I almost summitted Squaw Peak w/ my bike 2+ years ago. I was riding along the Bonneville Shoreline Trail, and as it typically does, it disappeared. So going in the direction the trail was headed I hopped a fence and rode a trail that was kind of faint, but still there; hoping eventually to rejoin the real trail somewhere down the line. The trail ended at another fence, but I saw a trail going up on the mountain. I thought I’d ride that for a while and then turn around. I got halfway up the mountain and decided that I’d already come that far I might as well keep going to the top. It took a couple hours, and I think I was finding my way up the upper half on game trails, but eventually I reached the ridge that leads to the summit. My roommate had told me at one time that there was a trail that led to Squaw Peak (he was talking about the one I hiked today) and I decided that I would try to find it. If I would’ve hiked for 10 minutes in a southerly direction up the ridgeline I would’ve hit it, but I went East, straight down the other side. The trees and grasses looked lighter and I thought I would intersect the trail eventually. There was no trail in the area I was in. The grass was now up to my shoulders and I had to carry my bike above my head, I ran out of water on the ridgeline, and it had been 8 hours since I’d last eaten, not to mention the denseness of the trees making travel time really slow. I would’ve turned around, climbed back up to the ridgeline and packed myself out the same way I came in, but I needed water, so I kept going another half mile until I hit what I was hoping to be a nice sized stream I could get water from. It was bone dry. It made travel easier for the most part though. When the streambed was blocked with fallen trees it was a pain. I thought I was going to have to go all the way up to Provo Canyon, but thankfully there was a canyon I ran into — I think it’s called Crack Canyon, not sure — it had a little trickle of water flowing down the top portion of it. It was teaming with all sorts of insects swimming around in it, and who knows what kind of other nasties were in it — the Camelbak slogan comes to mind to describe the situation: “hydrate or die”. If I would’ve known the area better I would’ve known that there was a beautiful dirt road and a campground about 500 ft to the east of where I filled up w/ the nasty water. It took a couple hours of rock hopping (on foot, not on my bike) to get to the mouth of the canyon, but the canyon was a welcome change to the dense forest I had just trudged through. Still carrying the bike was still a pain. I had wanted to leave it somewhere on the mountain to come back for it when I was in a better condition to carry it out — and after I had found a better route for getting into this area — but I never wanted to go back there, ever, ever again. I made it out of the canyon and finally I could ride again. Made it to the car about 8 hours after I left it. In all it was probably about 5 miles, but the route was less than optimal. It was really disappointing to see just how close I was to the trail I was seeking two years ago. Biking down that trail and coming out of Rock Canyon would’ve been the greatest thing, and would’ve made the entire trip only 3 hours long instead of 8. Well, whatever doesn’t kill you usually makes you stronger — and wiser. A GPS would’ve been awesome for that trip, no, I take that back, it would’ve been priceless.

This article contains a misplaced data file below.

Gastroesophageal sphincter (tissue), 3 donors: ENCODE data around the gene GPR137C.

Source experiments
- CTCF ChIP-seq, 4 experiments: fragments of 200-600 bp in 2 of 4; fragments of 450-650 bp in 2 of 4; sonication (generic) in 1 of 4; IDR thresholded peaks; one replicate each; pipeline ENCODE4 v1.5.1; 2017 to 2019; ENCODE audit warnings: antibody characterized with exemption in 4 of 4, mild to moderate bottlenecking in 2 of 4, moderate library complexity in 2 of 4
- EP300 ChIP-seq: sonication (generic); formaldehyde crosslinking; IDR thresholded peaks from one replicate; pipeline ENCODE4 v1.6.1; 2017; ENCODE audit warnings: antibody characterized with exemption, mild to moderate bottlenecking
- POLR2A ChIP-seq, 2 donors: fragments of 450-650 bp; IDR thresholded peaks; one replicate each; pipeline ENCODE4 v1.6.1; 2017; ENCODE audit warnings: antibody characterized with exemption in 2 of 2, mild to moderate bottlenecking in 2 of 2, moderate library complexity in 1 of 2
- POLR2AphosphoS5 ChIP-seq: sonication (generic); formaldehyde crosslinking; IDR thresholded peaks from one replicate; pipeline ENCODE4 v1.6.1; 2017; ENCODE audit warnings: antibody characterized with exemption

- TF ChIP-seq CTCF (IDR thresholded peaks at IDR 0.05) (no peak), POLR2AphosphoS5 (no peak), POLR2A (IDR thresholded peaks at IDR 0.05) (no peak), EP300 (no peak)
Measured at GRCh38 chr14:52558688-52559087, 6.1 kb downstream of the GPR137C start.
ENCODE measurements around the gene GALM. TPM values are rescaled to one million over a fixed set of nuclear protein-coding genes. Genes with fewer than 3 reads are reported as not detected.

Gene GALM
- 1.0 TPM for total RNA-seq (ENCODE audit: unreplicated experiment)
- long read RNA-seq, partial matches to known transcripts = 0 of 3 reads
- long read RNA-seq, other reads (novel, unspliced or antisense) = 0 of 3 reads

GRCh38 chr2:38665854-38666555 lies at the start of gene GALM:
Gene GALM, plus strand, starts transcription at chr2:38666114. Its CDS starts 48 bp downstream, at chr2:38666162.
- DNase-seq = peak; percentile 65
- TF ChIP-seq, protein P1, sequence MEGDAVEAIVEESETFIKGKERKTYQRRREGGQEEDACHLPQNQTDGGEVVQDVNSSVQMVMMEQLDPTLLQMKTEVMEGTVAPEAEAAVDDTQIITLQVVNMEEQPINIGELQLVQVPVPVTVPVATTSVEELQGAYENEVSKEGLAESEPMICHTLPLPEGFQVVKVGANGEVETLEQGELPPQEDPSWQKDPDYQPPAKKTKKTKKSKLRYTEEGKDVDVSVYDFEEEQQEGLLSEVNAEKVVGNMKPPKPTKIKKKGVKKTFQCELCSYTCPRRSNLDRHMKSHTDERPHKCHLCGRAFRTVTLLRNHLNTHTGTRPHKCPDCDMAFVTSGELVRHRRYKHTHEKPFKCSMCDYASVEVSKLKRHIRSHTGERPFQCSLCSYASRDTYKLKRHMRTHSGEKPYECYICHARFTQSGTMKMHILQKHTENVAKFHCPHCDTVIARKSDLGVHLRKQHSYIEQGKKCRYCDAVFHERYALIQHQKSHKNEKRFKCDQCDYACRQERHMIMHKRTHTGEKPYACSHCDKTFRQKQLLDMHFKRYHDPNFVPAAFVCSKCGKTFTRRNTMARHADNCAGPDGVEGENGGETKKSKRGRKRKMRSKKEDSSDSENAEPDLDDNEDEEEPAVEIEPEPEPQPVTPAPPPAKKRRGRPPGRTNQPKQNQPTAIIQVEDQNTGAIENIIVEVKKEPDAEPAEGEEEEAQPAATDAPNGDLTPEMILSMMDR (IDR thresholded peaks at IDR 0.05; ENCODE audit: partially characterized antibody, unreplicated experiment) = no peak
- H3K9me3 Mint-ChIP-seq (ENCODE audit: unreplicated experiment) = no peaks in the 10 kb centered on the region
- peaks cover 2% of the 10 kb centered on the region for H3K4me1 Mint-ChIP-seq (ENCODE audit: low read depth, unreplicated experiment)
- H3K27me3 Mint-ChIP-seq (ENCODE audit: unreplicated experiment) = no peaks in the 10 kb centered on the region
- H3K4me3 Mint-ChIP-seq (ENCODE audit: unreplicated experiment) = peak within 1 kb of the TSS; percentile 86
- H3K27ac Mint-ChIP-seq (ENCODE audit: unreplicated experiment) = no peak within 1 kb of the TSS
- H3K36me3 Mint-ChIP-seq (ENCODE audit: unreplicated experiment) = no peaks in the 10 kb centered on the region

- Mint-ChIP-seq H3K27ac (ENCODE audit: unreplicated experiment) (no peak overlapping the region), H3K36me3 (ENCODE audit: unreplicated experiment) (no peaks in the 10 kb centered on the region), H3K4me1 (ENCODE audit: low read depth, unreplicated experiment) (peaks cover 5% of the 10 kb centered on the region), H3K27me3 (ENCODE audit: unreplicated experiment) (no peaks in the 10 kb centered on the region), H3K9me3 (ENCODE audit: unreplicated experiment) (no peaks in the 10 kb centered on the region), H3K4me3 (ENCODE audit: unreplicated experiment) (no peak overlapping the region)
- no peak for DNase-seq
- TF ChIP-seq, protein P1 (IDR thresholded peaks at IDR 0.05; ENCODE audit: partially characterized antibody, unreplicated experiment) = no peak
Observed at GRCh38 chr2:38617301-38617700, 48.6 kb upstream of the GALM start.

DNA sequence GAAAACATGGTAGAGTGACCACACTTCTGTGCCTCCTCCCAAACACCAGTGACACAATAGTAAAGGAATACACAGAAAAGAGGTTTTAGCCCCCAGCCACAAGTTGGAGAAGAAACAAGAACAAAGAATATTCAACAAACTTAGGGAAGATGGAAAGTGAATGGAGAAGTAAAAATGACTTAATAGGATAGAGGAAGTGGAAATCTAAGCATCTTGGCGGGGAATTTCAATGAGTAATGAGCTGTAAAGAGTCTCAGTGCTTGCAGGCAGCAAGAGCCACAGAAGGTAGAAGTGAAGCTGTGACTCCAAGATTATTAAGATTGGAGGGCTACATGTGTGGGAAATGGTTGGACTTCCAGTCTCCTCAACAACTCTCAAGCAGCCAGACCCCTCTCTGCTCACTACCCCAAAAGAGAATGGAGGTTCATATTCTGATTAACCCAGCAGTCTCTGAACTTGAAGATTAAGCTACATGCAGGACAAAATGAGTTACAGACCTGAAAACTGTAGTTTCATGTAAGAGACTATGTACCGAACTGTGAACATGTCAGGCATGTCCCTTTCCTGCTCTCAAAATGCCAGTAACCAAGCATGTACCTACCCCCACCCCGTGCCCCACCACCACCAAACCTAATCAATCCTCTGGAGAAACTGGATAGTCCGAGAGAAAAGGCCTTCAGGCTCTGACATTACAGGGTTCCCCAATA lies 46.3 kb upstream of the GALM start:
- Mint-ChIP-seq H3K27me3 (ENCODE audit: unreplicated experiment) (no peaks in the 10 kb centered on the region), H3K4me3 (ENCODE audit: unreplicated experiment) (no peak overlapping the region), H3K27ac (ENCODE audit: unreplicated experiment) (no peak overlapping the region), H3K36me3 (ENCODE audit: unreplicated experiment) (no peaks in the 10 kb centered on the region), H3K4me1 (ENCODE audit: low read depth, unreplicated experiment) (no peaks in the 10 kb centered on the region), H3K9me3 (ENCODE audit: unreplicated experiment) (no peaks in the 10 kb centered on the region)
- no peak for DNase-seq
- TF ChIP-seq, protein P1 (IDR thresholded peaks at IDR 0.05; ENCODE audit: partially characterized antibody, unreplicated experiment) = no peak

I’m glad I went up there today. I’ve been bogged down with work from several different clients this past month, and this was a welcome break from the routine.